Iran and world powers will resume negotiations on its contested nuclear activities on July 2 after a round of talks in Vienna this week that Tehran said yielded some progress, but no breakthrough on the main sticking points.

The six countries - the United States, Russia, China, France, Britain and Germany - and Iran are striving to reach a comprehensive deal by the July 20 deadline that would curb Tehran's nuclear programme in exchange for a phased end to sanctions.

But Iranian Foreign Minister Mohammad Javad Zarif said major differences persisted after five more days of talks in the Austrian capital, and urged the six nations to "abandon excessive demands which will not be accepted by Iran". 

A senior Chinese official said the two sides had agreed on a "textual framework" in Vienna this week but gave no details.

"The fact that (we came up) with this text is progress in procedural terms," a senior Chinese official, Wang Qun, told reporters after the talks.

The other side should abandon its excessive demands. Iran
will never accept such demands

Mohammad Javad, Iran's foreign minister

Other diplomats told the Reuters news agency earlier in the week, however, that one of the most difficult issues in the talks, the number of centrifuges Tehran would be allowed to keep to enrich uranium under any deal, remained unresolved. 

A spokesman for European Union foreign policy chief Catherine Ashton, who coordinates the talks, said only that the two sides had begun drafting the text of a deal at the talks in Vienna, their fifth round of negotiations so far this year.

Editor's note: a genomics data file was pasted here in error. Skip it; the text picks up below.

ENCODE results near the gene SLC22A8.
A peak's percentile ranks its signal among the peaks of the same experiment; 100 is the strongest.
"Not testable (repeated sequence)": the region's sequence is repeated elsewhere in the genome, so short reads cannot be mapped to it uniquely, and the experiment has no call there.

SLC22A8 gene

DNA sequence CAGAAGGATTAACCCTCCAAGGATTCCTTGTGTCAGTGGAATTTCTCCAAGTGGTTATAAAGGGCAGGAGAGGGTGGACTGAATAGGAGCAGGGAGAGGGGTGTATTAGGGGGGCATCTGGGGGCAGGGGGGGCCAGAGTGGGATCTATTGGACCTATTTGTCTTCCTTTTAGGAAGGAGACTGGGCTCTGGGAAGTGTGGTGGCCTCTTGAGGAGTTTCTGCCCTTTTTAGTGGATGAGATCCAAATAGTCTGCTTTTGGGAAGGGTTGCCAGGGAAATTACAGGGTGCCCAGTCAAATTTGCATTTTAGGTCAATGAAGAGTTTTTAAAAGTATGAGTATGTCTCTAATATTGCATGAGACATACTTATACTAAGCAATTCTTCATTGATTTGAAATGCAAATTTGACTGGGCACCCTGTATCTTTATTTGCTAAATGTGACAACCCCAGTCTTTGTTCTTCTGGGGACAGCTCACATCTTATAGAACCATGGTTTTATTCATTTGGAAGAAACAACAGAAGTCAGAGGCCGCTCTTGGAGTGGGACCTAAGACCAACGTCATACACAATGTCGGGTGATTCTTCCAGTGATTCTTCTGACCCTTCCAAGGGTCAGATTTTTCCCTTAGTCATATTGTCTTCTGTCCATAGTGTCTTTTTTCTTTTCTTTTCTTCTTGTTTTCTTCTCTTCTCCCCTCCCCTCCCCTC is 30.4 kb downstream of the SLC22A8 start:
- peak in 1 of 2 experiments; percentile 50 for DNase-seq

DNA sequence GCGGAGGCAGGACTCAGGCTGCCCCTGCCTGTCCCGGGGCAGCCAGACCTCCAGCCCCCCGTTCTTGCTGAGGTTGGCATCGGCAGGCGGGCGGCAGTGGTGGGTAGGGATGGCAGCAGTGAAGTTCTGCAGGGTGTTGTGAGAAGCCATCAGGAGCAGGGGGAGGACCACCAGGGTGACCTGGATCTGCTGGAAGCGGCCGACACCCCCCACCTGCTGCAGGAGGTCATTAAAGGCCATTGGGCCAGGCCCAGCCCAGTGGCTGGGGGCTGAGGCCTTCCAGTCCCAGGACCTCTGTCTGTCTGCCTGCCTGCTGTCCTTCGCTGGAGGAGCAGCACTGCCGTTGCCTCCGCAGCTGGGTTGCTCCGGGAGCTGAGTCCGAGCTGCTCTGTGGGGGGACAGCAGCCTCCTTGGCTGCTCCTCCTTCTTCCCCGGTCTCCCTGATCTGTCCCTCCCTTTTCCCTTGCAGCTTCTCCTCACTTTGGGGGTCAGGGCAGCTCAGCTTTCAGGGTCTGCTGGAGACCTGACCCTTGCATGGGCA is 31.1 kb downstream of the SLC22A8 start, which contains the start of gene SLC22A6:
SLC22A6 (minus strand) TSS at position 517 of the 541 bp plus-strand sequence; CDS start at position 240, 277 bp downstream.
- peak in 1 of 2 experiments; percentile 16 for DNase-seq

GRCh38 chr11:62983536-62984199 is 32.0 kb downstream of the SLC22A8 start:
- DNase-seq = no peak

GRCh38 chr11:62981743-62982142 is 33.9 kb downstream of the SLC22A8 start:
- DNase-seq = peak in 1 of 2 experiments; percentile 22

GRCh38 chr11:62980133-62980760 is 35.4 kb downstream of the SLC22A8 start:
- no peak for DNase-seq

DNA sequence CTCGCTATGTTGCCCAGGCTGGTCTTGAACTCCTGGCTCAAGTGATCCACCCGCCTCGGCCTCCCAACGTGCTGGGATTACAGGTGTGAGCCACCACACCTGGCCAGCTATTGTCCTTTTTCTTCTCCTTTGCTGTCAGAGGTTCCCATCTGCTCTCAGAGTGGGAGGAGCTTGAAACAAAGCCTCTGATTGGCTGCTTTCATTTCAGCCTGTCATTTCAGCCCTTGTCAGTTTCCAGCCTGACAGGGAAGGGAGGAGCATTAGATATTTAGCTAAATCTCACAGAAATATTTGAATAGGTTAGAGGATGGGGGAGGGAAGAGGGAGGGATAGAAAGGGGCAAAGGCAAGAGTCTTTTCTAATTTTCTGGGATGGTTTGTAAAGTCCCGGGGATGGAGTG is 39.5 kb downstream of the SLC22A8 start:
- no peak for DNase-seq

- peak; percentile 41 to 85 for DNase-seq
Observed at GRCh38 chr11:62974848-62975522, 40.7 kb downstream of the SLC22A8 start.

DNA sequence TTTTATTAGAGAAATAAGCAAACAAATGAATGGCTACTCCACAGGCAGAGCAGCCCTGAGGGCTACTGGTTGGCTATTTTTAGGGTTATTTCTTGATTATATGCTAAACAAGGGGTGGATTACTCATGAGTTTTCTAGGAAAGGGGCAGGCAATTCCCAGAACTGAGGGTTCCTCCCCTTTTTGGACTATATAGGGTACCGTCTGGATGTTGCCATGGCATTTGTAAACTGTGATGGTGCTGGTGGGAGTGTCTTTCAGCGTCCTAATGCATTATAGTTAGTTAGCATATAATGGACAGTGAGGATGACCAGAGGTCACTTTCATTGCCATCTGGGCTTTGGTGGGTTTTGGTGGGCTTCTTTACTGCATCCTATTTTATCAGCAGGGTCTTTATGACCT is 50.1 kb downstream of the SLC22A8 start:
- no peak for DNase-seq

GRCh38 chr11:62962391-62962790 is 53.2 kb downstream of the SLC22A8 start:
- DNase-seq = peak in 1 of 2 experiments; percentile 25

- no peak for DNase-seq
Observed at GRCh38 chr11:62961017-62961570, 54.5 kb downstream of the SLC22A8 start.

"We have worked extremely hard all week to develop elements we can bring together when we meet for the next round in Vienna, beginning on July 2," Michael Mann said in a statement.

"We presented each other with a number of ideas on a range of issues, and we have begun the drafting process."

The sides are seeking a settlement that would limit Iran's nuclear programme, subject it to stricter UN inspections and lift sanctions impairing Iran's oil-based economy. 

But with time running out if a risky extension of the talks past July 20 is to be averted, the two sides remain far apart over the permissible future scope of Iranian nuclear activity.

Iran 'fulfilled commitment'

The fifth round of talks came to an end as the UN International Atomic Energy Agency said in a report on Friday that Iran has reportedly fulfilled its commitment to eliminate virtually all of its most sensitive stockpile of enriched uranium gas under a landmark nuclear deal made with six world powers last year.

The IAEA report on the interim accord's implementation, which has a key role in ensuring that Iran lives up to its part of the November 24 agreement showed on Friday that Iran has met its pledge to curb its disputed atomic activities.

The confidential report was obtained by the Reuters shortly after it was issued to IAEA member states.

It said that since the six-month accord took effect on January 20, Iran had either diluted to a lower enrichment level or fed for conversion into a less proliferation-sensitive oxide form about 97 percent of its holding of uranium gas refined to a fissile concentration of 20 percent. 

The enriched uranium stockpile has been of a particular concern for the West as the enrichment purity represents a relatively short step away from creating nuclear weapons.

Source: Agencies